Feng Jia market in Taichung is the 2nd largest night market in Taiwan, after Shilin market in Taipei. As it is situated next to Feng Jia university, expect plenty of students and affordable trendy fashion. But we were there not to shop, but to explore street food dining options.

I'd recommend that you hit the market early, at about 6pm as it gets claustrophobically crowded as the night wears on.  Humans, scooters and the occasional dog on a leash.  Taiwanese love their dogs, mostly the cutesy lapdog variety.  They dress them and parade them everywhere.

 
The first long queue at a stall - this is the "big  sausage wrapped around small sausage" aka double layer roll aka sausage wrapped in glutinous rice. 

Plain tau foo far and tau foo far with the ubiquitous tapioca balls.  The tau foo far texture is different in the sense that it is more jelly-like rather than curdy.  It's also served steaming hot, which makes the tapioca balls rather gummy.  Smooth, springy and gummy textures - weird in an interesting way.


 Honey glazed fruits arranged very prettily.  Are tomatoes fruit? Very temptalicious but resist I must.


Another local favourite, similar to our lok-lok.  The Taiwanese version of fast food.  Meat, vegetables and processed food on skewers waiting to be dip and cooked in large vats of boiling water (photo on right).  You'll see variations of this even at c-stores (convenience stores).  They also love offal.  You can see the selection of offal available for cooking up -stomach, intestines, kidneys liver etc all waiting to be selected by hungry customers.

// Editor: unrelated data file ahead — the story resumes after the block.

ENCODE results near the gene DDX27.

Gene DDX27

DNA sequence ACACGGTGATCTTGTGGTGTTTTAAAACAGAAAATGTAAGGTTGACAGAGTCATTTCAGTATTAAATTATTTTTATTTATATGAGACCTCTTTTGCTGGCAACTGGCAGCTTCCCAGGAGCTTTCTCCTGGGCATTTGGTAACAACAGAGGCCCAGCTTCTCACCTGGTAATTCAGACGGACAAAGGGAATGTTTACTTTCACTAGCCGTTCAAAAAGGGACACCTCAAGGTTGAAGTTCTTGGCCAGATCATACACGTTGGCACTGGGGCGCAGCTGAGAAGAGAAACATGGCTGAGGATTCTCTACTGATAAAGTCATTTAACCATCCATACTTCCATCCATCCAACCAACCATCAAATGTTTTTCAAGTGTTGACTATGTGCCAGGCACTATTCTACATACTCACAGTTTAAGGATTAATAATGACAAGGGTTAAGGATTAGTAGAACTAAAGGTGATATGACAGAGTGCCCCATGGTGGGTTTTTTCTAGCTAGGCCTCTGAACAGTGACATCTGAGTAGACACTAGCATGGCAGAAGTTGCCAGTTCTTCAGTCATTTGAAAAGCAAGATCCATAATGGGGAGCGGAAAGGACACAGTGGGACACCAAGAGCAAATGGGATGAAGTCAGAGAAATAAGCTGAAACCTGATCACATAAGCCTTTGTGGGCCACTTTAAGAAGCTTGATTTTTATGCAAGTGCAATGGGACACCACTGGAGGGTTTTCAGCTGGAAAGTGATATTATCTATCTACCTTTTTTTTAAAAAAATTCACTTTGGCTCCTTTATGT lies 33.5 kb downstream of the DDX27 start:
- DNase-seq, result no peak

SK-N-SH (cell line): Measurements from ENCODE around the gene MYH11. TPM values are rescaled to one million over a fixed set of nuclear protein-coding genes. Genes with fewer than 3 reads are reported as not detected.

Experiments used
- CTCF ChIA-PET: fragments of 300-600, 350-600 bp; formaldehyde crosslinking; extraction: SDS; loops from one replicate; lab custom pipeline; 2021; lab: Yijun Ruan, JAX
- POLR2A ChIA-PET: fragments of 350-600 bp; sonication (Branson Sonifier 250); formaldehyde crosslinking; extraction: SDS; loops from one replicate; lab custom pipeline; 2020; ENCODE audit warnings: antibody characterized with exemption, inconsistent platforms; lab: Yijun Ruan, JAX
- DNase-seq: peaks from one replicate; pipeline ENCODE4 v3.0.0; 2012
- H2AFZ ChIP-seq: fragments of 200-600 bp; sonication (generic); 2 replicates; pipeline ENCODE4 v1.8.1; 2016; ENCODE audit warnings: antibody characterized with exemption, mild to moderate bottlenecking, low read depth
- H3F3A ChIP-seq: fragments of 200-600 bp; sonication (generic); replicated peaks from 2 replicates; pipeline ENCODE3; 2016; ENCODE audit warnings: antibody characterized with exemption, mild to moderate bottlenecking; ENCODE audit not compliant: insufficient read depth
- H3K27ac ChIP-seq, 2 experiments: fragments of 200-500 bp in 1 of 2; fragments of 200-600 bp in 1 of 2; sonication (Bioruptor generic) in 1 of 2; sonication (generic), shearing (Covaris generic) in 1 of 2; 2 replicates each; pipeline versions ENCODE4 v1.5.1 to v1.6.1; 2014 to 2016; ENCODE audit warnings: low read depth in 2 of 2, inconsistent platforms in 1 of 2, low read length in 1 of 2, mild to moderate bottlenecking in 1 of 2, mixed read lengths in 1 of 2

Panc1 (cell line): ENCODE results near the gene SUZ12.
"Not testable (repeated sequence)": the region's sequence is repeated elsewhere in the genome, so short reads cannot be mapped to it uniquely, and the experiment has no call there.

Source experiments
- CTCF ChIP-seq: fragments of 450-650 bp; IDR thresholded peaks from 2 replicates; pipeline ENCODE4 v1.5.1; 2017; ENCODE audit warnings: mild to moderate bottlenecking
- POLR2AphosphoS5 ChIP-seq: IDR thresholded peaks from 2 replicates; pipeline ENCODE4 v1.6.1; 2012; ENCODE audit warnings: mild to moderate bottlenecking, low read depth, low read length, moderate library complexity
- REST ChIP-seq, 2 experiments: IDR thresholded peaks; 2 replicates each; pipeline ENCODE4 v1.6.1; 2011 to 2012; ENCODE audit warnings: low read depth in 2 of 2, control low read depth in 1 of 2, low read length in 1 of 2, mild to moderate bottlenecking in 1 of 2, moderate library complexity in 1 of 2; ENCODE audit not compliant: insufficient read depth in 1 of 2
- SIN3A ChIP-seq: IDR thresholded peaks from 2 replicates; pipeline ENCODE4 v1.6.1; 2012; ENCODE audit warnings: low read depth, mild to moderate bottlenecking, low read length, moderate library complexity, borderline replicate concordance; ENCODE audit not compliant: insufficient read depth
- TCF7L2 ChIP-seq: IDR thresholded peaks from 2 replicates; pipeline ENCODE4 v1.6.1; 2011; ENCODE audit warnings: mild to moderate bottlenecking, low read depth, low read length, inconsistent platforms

There are plenty of stalls selling soup noodles.  The soup is more like a 'kang' ie thick and starchy, not the usual clear broth.  Rather like mee suah kang.  It's served piping hot and is just the right tummy filler on a winter night.  One of our main handicaps is our inability to read fluently in Chinese.  We recognise words, but sometimes menus still confound us.   So we make do with recognising key words, and pointing to what looks interesting at neighbouring tables.  It was hit & miss initially, but as you can see, we've gotten better with every trip we make. 

This was at a dimsum stall.  Rice balls and black glutinous rice balls, steamed up in little mini muffin cups.  It's rather like eating flavoured sushi rice.